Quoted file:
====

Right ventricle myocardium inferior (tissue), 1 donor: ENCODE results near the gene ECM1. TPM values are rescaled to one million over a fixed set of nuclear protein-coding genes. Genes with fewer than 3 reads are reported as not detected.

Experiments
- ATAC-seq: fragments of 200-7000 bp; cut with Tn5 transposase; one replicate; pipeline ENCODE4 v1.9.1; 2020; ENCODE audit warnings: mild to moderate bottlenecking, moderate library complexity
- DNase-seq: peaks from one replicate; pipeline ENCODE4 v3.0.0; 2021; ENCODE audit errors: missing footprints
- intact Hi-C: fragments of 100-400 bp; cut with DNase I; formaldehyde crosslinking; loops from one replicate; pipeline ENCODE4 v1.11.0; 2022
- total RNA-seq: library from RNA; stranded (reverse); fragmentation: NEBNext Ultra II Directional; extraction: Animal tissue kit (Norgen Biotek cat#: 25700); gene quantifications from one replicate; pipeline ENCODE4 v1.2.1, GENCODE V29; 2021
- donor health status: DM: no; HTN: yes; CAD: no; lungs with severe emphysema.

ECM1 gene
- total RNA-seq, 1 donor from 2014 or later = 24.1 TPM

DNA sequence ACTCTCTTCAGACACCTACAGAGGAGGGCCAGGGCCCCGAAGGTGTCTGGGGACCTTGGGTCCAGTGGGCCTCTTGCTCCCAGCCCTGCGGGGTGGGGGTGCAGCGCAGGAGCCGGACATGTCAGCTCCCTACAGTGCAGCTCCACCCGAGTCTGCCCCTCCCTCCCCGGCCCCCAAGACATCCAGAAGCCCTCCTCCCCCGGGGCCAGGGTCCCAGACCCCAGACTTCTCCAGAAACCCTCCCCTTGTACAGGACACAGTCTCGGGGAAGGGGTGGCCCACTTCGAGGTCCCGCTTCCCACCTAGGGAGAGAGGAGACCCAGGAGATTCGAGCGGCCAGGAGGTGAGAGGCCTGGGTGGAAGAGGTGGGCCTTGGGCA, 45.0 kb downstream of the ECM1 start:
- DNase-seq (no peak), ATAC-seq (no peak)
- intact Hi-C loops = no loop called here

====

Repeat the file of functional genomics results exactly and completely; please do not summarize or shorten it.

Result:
Right ventricle myocardium inferior (tissue), 1 donor: ENCODE results near the gene ECM1. TPM values are rescaled to one million over a fixed set of nuclear protein-coding genes. Genes with fewer than 3 reads are reported as not detected.

Experiments
- ATAC-seq: fragments of 200-7000 bp; cut with Tn5 transposase; one replicate; pipeline ENCODE4 v1.9.1; 2020; ENCODE audit warnings: mild to moderate bottlenecking, moderate library complexity
- DNase-seq: peaks from one replicate; pipeline ENCODE4 v3.0.0; 2021; ENCODE audit errors: missing footprints
- intact Hi-C: fragments of 100-400 bp; cut with DNase I; formaldehyde crosslinking; loops from one replicate; pipeline ENCODE4 v1.11.0; 2022
- total RNA-seq: library from RNA; stranded (reverse); fragmentation: NEBNext Ultra II Directional; extraction: Animal tissue kit (Norgen Biotek cat#: 25700); gene quantifications from one replicate; pipeline ENCODE4 v1.2.1, GENCODE V29; 2021
- donor health status: DM: no; HTN: yes; CAD: no; lungs with severe emphysema.

ECM1 gene
- total RNA-seq, 1 donor from 2014 or later = 24.1 TPM

DNA sequence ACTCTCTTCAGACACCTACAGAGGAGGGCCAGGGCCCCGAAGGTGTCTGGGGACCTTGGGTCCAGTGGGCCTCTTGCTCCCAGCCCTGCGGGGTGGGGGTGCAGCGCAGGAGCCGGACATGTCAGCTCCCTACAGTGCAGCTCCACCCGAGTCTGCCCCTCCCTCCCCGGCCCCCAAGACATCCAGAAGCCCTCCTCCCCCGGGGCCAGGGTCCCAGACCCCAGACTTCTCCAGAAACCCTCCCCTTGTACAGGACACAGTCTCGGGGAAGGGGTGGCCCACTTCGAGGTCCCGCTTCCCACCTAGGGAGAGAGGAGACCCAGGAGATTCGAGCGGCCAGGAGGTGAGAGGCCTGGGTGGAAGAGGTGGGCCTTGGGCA, 45.0 kb downstream of the ECM1 start:
- DNase-seq (no peak), ATAC-seq (no peak)
- intact Hi-C loops = no loop called here